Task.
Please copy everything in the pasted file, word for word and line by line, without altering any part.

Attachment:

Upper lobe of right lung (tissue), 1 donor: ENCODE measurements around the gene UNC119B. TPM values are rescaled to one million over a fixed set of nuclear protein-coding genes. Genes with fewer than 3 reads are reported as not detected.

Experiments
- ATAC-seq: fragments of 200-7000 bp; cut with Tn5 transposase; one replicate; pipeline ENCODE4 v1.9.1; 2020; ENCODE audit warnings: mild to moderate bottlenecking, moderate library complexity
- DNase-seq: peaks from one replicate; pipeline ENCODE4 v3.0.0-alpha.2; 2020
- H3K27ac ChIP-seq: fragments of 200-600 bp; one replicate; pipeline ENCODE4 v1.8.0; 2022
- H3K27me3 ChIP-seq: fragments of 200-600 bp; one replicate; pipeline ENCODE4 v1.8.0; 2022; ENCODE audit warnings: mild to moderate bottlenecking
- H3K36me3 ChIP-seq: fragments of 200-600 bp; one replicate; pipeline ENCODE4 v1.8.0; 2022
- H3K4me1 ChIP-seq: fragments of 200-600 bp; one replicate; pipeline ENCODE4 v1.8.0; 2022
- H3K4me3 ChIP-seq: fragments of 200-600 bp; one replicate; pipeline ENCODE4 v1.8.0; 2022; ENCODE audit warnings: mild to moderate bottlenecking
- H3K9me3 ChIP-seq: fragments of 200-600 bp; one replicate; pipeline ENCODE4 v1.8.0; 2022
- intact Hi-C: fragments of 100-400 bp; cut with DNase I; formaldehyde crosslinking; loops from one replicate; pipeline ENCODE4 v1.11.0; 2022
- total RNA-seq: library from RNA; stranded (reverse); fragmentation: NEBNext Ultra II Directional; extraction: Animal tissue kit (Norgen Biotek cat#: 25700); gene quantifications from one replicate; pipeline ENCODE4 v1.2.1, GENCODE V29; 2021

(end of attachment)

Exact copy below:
Upper lobe of right lung (tissue), 1 donor: ENCODE measurements around the gene UNC119B. TPM values are rescaled to one million over a fixed set of nuclear protein-coding genes. Genes with fewer than 3 reads are reported as not detected.

Experiments
- ATAC-seq: fragments of 200-7000 bp; cut with Tn5 transposase; one replicate; pipeline ENCODE4 v1.9.1; 2020; ENCODE audit warnings: mild to moderate bottlenecking, moderate library complexity
- DNase-seq: peaks from one replicate; pipeline ENCODE4 v3.0.0-alpha.2; 2020
- H3K27ac ChIP-seq: fragments of 200-600 bp; one replicate; pipeline ENCODE4 v1.8.0; 2022
- H3K27me3 ChIP-seq: fragments of 200-600 bp; one replicate; pipeline ENCODE4 v1.8.0; 2022; ENCODE audit warnings: mild to moderate bottlenecking
- H3K36me3 ChIP-seq: fragments of 200-600 bp; one replicate; pipeline ENCODE4 v1.8.0; 2022
- H3K4me1 ChIP-seq: fragments of 200-600 bp; one replicate; pipeline ENCODE4 v1.8.0; 2022
- H3K4me3 ChIP-seq: fragments of 200-600 bp; one replicate; pipeline ENCODE4 v1.8.0; 2022; ENCODE audit warnings: mild to moderate bottlenecking
- H3K9me3 ChIP-seq: fragments of 200-600 bp; one replicate; pipeline ENCODE4 v1.8.0; 2022
- intact Hi-C: fragments of 100-400 bp; cut with DNase I; formaldehyde crosslinking; loops from one replicate; pipeline ENCODE4 v1.11.0; 2022
- total RNA-seq: library from RNA; stranded (reverse); fragmentation: NEBNext Ultra II Directional; extraction: Animal tissue kit (Norgen Biotek cat#: 25700); gene quantifications from one replicate; pipeline ENCODE4 v1.2.1, GENCODE V29; 2021